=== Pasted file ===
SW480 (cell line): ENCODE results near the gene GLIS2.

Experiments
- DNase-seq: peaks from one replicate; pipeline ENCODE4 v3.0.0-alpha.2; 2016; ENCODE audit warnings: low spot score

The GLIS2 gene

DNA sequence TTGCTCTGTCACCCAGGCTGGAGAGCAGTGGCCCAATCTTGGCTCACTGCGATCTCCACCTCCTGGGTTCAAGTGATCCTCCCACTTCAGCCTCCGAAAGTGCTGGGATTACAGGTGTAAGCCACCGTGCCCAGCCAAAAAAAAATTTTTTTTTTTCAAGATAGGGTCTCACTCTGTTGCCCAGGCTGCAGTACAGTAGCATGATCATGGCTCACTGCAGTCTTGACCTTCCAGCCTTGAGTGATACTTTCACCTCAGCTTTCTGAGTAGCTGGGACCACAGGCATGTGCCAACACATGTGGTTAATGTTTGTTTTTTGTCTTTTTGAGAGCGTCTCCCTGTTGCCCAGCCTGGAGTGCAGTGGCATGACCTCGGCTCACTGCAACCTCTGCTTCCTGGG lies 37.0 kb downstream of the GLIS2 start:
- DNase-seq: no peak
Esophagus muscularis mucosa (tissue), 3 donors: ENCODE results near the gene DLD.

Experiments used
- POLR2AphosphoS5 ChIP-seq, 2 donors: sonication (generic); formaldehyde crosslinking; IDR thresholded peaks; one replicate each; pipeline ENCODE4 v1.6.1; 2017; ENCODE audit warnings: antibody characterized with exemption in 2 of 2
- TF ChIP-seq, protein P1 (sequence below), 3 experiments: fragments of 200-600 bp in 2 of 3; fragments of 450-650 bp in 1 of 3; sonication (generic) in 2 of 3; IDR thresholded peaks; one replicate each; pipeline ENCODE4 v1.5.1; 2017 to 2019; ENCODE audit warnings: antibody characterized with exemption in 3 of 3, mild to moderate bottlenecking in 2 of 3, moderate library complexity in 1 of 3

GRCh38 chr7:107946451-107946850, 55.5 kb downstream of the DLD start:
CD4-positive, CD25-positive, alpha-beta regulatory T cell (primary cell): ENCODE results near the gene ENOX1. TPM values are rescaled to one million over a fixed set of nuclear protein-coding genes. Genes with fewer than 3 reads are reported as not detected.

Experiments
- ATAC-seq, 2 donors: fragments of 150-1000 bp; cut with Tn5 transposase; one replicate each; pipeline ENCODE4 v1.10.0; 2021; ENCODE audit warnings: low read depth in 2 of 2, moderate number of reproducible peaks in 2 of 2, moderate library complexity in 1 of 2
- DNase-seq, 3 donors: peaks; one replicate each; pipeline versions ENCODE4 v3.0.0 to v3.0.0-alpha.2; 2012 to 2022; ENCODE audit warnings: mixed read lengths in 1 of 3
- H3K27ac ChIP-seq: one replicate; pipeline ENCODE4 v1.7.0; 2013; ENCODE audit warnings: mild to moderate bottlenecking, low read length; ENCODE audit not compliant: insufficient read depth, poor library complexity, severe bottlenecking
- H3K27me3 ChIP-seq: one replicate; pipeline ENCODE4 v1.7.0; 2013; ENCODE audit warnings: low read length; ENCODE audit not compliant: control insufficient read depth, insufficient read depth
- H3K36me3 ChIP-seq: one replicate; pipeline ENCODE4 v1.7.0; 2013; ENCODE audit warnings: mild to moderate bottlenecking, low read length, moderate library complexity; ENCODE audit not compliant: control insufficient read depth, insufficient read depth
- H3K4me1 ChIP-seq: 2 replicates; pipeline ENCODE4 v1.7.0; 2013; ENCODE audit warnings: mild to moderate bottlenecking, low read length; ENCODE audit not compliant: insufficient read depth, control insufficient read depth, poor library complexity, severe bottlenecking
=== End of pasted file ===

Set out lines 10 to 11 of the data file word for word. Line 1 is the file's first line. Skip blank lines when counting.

- TF ChIP-seq, protein P1 (sequence below), 3 experiments: fragments of 200-600 bp in 2 of 3; fragments of 450-650 bp in 1 of 3; sonication (generic) in 2 of 3; IDR thresholded peaks; one replicate each; pipeline ENCODE4 v1.5.1; 2017 to 2019; ENCODE audit warnings: antibody characterized with exemption in 3 of 3, mild to moderate bottlenecking in 2 of 3, moderate library complexity in 1 of 3

GRCh38 chr7:107946451-107946850, 55.5 kb downstream of the DLD start: